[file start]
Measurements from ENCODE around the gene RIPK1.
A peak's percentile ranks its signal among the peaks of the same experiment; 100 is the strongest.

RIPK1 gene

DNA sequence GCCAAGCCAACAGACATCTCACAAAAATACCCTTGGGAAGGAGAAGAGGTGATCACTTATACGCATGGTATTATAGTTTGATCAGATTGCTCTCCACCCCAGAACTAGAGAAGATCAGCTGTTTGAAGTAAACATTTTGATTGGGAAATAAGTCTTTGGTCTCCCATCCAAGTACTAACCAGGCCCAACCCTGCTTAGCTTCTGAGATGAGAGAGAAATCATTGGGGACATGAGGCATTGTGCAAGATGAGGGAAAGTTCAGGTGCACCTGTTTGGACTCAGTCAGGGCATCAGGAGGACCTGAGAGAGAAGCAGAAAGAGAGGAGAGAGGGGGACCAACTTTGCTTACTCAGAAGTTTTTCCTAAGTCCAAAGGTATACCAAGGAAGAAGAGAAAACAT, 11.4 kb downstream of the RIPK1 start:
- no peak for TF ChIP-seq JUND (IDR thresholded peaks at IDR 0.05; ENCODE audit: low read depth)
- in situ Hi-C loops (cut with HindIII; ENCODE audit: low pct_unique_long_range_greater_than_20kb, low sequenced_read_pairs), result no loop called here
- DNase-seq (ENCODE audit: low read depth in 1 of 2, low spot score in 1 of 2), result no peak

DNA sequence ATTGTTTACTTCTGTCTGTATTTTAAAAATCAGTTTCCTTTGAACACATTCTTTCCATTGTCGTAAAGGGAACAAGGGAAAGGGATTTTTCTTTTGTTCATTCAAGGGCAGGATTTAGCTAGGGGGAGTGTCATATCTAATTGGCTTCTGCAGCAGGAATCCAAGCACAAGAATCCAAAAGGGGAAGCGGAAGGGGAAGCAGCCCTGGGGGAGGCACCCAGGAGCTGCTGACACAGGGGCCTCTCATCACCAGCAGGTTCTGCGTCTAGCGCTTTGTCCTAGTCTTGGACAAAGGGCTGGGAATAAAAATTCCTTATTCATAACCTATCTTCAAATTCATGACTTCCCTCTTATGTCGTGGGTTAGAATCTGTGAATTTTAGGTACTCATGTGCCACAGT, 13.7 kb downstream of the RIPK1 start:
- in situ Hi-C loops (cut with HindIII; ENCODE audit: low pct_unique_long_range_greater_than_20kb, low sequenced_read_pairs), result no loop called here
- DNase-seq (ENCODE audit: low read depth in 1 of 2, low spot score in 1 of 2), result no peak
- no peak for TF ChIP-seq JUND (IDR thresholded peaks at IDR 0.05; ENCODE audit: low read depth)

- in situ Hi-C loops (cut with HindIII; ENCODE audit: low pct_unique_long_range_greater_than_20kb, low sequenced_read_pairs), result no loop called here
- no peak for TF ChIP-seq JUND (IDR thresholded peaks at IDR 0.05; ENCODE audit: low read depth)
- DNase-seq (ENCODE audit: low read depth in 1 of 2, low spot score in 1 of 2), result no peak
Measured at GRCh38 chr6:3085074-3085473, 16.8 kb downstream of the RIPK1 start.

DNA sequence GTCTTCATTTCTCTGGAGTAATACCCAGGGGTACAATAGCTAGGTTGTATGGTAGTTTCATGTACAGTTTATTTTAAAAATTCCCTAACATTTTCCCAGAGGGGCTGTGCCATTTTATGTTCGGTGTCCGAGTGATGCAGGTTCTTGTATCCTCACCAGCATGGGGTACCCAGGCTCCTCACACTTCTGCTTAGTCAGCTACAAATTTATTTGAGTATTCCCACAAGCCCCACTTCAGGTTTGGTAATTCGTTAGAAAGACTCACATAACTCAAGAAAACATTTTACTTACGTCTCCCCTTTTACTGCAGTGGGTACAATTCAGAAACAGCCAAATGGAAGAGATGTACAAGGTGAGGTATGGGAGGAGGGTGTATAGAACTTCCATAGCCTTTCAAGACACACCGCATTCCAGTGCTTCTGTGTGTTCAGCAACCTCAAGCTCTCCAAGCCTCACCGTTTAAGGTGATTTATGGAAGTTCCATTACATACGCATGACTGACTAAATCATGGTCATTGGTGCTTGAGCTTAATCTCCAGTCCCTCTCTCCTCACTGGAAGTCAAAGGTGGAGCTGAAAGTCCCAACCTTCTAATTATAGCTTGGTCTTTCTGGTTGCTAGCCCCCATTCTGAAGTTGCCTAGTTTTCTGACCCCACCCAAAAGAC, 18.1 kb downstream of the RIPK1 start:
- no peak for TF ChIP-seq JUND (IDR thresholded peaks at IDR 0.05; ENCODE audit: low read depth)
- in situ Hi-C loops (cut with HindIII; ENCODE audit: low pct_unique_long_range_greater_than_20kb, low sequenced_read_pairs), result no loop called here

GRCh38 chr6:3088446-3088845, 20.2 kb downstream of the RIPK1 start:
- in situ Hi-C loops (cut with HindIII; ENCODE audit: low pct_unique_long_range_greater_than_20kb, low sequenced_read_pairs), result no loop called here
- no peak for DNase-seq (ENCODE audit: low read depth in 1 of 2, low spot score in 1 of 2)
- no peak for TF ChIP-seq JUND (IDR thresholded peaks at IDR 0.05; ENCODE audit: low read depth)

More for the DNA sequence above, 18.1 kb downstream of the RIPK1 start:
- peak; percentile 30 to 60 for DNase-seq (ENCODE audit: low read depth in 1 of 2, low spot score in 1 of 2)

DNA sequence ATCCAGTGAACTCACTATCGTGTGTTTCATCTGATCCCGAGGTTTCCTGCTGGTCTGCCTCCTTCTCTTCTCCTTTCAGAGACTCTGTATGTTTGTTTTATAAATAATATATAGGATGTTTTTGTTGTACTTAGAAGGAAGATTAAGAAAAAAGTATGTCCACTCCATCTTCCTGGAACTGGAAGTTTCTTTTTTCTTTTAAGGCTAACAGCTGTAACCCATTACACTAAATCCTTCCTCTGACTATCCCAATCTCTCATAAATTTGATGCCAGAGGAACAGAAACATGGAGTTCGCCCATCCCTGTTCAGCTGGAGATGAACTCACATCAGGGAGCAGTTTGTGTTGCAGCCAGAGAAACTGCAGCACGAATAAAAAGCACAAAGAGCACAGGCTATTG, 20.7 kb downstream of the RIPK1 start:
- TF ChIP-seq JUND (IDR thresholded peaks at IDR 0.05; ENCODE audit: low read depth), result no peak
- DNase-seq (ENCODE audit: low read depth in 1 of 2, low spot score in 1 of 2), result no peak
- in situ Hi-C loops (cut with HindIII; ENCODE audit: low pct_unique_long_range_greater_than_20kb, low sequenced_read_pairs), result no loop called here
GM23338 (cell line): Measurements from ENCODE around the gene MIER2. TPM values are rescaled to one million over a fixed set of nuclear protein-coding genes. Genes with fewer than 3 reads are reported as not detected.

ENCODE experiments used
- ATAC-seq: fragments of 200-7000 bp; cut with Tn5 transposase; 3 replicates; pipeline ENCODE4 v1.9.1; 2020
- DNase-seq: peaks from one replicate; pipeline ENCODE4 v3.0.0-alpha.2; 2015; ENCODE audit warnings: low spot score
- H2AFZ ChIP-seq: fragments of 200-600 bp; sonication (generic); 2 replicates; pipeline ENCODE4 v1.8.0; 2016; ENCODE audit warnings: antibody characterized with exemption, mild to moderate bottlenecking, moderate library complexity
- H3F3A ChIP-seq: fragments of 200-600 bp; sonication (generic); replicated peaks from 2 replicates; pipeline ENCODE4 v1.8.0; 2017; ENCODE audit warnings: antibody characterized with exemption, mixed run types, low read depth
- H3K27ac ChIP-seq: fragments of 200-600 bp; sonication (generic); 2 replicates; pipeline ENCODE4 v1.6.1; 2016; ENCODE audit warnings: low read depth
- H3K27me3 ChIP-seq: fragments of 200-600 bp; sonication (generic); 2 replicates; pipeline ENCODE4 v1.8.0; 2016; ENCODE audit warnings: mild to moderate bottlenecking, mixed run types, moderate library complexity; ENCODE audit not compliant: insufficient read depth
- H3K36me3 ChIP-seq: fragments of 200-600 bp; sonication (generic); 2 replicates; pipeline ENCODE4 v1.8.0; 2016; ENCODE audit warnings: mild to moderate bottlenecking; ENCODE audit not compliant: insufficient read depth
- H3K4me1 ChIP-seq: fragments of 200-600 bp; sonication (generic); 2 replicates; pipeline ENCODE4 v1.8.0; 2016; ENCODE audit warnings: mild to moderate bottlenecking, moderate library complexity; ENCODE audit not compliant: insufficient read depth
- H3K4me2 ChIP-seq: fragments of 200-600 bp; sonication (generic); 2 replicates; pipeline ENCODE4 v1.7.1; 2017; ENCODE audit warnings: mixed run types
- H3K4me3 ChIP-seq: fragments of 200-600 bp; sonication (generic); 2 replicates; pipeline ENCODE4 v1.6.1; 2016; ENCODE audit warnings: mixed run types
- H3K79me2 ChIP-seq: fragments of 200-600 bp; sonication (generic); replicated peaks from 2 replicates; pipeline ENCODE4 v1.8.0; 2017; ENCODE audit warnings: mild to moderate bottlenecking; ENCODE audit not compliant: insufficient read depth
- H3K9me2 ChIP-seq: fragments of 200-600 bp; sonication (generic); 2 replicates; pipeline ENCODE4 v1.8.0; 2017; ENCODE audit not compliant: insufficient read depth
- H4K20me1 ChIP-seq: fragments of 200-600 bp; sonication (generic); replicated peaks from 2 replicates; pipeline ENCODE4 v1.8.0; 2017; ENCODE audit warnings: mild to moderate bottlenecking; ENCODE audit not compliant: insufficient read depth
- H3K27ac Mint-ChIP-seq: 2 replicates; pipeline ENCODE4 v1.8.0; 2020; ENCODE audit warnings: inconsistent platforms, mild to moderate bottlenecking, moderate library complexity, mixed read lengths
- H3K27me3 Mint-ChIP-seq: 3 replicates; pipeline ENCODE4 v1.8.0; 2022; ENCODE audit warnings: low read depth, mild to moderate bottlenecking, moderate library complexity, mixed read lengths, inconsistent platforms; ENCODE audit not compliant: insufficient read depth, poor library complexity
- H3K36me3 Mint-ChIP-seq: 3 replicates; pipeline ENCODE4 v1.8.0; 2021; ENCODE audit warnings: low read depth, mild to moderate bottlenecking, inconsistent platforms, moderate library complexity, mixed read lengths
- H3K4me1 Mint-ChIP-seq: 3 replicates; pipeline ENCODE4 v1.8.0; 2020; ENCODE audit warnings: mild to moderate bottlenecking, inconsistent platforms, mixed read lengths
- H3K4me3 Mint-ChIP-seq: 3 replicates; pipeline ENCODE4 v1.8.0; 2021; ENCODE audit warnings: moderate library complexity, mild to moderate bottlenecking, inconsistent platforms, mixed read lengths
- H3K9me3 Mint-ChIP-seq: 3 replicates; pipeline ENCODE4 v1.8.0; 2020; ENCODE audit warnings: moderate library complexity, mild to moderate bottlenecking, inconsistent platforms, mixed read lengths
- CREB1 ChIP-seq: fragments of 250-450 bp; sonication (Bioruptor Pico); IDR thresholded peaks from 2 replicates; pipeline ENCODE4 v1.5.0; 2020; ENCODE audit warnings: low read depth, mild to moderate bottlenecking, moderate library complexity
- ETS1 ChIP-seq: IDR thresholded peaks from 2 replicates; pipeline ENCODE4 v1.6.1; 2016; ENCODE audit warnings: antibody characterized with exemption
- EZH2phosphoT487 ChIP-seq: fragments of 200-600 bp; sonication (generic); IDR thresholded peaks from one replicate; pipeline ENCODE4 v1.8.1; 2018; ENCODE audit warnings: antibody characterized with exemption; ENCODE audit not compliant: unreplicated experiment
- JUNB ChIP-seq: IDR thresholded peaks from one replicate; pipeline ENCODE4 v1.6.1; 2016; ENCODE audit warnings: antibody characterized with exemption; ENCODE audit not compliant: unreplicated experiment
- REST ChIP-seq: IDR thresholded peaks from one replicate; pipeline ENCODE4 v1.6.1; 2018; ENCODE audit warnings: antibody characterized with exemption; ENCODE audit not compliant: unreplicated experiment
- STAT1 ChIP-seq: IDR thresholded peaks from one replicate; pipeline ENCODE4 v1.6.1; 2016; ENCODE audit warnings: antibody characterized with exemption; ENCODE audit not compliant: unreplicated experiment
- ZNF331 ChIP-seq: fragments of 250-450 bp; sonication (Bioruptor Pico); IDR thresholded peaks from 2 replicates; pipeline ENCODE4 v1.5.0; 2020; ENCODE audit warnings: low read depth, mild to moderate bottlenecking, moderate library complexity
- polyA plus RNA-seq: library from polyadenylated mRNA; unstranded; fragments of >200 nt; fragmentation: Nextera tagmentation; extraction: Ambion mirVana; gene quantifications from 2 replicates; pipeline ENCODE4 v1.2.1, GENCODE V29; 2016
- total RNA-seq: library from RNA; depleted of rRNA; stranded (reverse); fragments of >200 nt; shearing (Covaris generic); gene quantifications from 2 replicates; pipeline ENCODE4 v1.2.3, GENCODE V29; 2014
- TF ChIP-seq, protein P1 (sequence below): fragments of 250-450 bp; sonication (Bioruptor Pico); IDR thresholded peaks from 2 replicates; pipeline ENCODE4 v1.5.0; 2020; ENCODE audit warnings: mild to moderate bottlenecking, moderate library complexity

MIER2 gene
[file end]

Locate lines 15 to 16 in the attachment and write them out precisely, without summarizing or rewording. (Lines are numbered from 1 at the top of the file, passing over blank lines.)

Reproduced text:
Measured at GRCh38 chr6:3085074-3085473, 16.8 kb downstream of the RIPK1 start.

DNA sequence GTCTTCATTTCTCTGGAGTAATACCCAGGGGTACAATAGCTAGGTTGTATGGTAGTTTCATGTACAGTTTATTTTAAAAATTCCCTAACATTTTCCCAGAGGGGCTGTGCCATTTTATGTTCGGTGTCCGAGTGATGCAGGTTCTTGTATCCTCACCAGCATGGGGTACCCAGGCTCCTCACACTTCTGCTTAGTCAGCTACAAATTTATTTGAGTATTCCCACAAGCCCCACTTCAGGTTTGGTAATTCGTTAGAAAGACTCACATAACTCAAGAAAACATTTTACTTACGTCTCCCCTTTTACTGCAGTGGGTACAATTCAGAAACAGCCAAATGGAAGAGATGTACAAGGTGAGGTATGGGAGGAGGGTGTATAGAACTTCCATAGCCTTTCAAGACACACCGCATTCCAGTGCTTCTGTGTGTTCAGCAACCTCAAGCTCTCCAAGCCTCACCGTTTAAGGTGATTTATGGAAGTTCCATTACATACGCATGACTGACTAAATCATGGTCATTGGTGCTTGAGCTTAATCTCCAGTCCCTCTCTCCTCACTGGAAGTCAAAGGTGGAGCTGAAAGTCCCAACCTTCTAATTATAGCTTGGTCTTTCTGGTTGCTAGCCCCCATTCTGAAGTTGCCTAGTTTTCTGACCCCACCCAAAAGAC, 18.1 kb downstream of the RIPK1 start: